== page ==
Legal requirements for automatic gates and barriers

The below is a short list of documentation that is legally required when purchasing, owning or maintaining an automatic gate or barrier for a commercial or public property or site.

  • The barrier or gate should be supplied with an O&M manual (Usually a ring bound file containing all of the below documentation)
  • A user instruction manual
  • An electrical test certificate is required
  • A maintenance log should be kept on site
  • The gate or barrier should be properly maintained and serviced as specified by the manufacturer, (which is usually every 6 months) by a competent installer (a service contract is needed to ensure the customer is not responsible for the maintenance – this puts the responsibility for the safety back on to the company)
  • A force test is required
  • A Risk assessment is required (for the gate safety)
  • CE marking is required with a unique serial or identification number
  • A Declaration of conformity is needed to show compliance
  • A certificate of compliance is required

If your gate or barrier does not have all of the above, it is quite likely not legal and doesn’t meet current regulations. All products supplied by Harling Security meet these requirements.

Minimum requirements for safety devices on automatic gates

Swing Gates

  • Touch sensitive or resistive safety edges (ideally category 3 edges). On a double gate, typically it should have 4-6 safety edges
  • Two pairs of photocell safety beams (one set between the gate posts and one set covering the extent of the gate swing (usually mounted on steel posts).
  • Finger guards to the hinges
  • Safe design hinges
  • Three hinges, or two hinges and a safety harness is recommended.
  • Built in obstacle detection to the motor is recommended.
  • Signage

Bi-folding Gates

  • Touch sensitive or resistive safety edges (ideally category 3 edges). On a double gate, typically it should have 4-6 safety edges
  • One pair of photocell safety beams
  • Safe design hinges or pivots
  • Three hinges, or two hinges and a safety harness is recommended (or suitable pivots).
  • Built in obstacle detection to the motor is recommended.
  • Signage

Sliding Gates

  • Touch sensitive or resistive edges (ideally category 3 edges). On a single gate, typically it should have 3-8 safety edges (depending on wether a safety cage is installed)
  • Two pairs of photocell safety beams
  • Safety mesh where applicable
  • Built in obstacle detection to the motor is recommended.
  • Signage

New automatic gate safety guidance

When specifying an automated gate or traffic barrier it is important to make sure that the product you receive is both safe and compliant with the applicable legislation.  The Supply of Machinery (Safety) Regulations also referred to as the Machinery Directive require that the provider must make sure that the system is safe, taking into account the current state of the art safety technologies, accompanied with instructions for use and maintenance, a Declaration of Conformity and be CE marked.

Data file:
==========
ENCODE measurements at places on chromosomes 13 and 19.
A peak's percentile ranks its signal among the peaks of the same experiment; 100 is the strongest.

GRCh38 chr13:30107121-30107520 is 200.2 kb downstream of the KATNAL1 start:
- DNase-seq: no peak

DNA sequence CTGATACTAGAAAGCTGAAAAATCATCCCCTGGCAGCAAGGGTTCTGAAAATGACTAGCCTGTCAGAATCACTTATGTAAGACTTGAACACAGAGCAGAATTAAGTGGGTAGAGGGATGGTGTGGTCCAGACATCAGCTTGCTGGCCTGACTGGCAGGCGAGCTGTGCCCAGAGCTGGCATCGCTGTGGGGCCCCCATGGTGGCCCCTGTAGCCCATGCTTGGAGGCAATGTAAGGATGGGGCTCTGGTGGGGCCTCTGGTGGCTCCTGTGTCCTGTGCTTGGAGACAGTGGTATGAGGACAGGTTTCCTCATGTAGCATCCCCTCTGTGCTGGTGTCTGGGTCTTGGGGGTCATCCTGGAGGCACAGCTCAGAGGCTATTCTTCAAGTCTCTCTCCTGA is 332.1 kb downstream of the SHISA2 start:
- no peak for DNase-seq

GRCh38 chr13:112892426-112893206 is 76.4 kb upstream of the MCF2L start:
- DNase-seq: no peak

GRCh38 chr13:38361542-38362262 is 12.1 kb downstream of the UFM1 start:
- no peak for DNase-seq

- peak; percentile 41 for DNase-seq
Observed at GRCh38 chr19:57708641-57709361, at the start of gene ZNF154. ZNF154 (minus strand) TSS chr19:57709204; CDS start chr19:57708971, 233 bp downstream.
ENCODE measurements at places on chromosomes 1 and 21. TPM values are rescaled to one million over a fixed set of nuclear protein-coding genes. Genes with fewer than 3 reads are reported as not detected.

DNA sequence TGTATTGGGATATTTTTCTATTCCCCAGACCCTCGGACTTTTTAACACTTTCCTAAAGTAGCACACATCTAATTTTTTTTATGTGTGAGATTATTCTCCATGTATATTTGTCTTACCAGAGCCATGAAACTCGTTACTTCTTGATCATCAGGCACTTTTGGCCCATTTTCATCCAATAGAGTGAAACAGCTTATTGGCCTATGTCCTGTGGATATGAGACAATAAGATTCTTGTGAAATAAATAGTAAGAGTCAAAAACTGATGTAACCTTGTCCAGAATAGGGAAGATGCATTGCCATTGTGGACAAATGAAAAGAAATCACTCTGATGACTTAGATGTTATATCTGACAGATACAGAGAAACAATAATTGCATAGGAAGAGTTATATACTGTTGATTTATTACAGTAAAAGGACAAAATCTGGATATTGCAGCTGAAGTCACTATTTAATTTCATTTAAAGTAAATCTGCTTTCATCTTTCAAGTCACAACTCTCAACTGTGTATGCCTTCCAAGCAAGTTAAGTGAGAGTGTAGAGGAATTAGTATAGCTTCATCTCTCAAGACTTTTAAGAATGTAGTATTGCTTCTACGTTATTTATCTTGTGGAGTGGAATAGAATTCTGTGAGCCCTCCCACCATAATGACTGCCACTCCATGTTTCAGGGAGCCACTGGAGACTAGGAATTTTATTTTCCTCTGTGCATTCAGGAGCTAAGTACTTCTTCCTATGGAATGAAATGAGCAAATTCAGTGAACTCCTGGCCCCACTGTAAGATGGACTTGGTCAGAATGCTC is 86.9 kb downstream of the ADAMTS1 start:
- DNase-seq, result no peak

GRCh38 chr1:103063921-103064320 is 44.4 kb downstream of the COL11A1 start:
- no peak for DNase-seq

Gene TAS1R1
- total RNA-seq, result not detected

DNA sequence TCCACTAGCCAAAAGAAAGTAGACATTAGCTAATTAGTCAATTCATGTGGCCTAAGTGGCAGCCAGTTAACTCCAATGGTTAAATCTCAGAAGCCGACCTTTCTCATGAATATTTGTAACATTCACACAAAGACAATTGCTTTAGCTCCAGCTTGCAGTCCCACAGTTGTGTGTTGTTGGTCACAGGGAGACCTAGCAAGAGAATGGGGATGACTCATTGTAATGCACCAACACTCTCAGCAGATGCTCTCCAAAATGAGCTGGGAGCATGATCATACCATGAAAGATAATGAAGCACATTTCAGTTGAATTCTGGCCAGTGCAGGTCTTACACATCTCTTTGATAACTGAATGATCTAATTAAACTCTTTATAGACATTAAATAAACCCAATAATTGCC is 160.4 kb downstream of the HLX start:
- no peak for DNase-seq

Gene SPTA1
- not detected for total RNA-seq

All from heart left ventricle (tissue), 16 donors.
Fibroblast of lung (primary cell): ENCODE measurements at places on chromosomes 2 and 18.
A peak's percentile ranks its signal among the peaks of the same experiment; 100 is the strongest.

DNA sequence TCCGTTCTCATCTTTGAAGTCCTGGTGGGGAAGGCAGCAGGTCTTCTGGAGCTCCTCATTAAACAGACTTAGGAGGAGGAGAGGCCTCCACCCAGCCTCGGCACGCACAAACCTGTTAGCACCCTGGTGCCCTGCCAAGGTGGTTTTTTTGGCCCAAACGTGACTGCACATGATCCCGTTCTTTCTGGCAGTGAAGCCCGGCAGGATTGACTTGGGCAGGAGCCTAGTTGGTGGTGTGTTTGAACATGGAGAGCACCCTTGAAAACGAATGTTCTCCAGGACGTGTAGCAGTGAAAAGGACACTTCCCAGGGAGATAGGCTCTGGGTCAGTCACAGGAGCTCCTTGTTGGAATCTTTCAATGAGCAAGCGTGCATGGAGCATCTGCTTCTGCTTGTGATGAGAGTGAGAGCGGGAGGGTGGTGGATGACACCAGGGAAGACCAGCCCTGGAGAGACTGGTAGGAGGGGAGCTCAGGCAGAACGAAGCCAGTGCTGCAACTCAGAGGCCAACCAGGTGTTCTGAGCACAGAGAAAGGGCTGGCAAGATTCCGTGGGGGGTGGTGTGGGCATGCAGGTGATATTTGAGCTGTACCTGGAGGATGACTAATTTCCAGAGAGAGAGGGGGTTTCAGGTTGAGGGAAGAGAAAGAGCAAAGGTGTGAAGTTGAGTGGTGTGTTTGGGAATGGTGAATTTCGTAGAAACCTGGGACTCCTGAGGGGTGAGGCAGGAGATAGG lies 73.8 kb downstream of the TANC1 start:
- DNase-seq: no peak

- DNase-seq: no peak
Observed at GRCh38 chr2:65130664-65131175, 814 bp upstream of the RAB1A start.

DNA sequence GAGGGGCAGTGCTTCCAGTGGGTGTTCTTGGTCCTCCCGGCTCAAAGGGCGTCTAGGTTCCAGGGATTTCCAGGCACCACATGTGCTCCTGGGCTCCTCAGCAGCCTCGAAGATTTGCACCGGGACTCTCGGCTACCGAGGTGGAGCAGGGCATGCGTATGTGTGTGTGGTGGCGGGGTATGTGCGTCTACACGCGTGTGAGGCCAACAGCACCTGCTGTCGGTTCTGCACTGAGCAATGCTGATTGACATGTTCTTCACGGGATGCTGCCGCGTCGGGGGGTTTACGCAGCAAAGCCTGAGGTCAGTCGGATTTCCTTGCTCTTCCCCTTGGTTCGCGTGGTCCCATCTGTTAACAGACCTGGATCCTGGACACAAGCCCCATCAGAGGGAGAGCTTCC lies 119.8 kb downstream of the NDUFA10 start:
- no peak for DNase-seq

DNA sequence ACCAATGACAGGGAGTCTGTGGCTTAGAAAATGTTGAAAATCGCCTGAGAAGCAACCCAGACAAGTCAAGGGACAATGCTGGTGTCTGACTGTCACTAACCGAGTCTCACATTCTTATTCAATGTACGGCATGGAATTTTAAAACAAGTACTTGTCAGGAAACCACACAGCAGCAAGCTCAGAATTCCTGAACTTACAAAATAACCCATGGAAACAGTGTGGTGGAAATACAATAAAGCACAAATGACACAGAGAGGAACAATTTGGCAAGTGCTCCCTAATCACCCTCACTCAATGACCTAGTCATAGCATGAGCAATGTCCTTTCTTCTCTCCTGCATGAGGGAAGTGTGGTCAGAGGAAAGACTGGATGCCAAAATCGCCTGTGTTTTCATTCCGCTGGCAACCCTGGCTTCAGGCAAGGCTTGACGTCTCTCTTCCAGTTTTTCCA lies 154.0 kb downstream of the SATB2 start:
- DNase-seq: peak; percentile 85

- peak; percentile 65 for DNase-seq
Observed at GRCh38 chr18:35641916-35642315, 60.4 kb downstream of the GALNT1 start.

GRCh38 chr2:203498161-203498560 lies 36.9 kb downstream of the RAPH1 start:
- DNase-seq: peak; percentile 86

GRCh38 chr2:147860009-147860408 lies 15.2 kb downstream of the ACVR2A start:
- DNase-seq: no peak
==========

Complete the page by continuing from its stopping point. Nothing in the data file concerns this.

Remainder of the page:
The term “state of the art” as required by the Machinery Directive means that the manufacturer of the system must achieve and, in some cases (where standards are proved to be deficient), exceed the levels of safety set out in current product specific standards.  These standards come from a package of European standards that have been in place since 2001 although, since then, some have been deemed insufficient.

Maintenance regulations

Once a system is installed it becomes the owner, manager or landlord’s responsibility under various pieces of health and safety legislation to ensure that their system is regularly maintained to keep it safe. This responsibility can be passed on to a gate maintenance company, by taking out a service contract.

Existing gate safety upgrades

Existing systems that do not match current safety standards must be upgraded to protect the interests of the owner, manager or landlord and the safety of users and the public. Safety in use is defined as taking “reasonable and practicable” steps; in practice this will mean achieving the state of the art safety technologies (state of the art safety technologies, means that all current and accepted safety devices are being used and that the gate or barrier is in line with current regulations). From time to time, there may be updates to regulations that may mean existing systems need updating to be brought in line with the changes.

Why use an accredited installer?

DHF members have been through a rigorous training program that teaches all the legislative and standards-related information to protect both your legal interests and the safety of those who may encounter your gates. DHF members that are properly trained, have a DHF diploma in gate safety. Using a DHF member usually also means that your installation is of higher quality.

DHF and gate safe are two of the most recognised gate safety training bodies. This training should also be carried out in addition to the automation manufacturers training.

Accredited installers and companies should keep up to date with any changes in regulations and therefore keep your equipment up to date and safe.
If your gate were to cause injury you could be held liable.

Harling Security’s certifications and accreditations

  • DHF trained and approved members
  • Gate safe premier trained and approved installers
  • CHAS certified
  • CSCS trained and certified
  • Constructionline certified
  • Safe contractor certified
  • CQMS certified

download pdfThe DHF Code of Practice contains all the legislative standards and documentary guidance necessary for both providers and users alike in a free to download pdf document, available by clicking this link.

Useful links

© Harling Security Solutions Ltd | Website by Infrared Design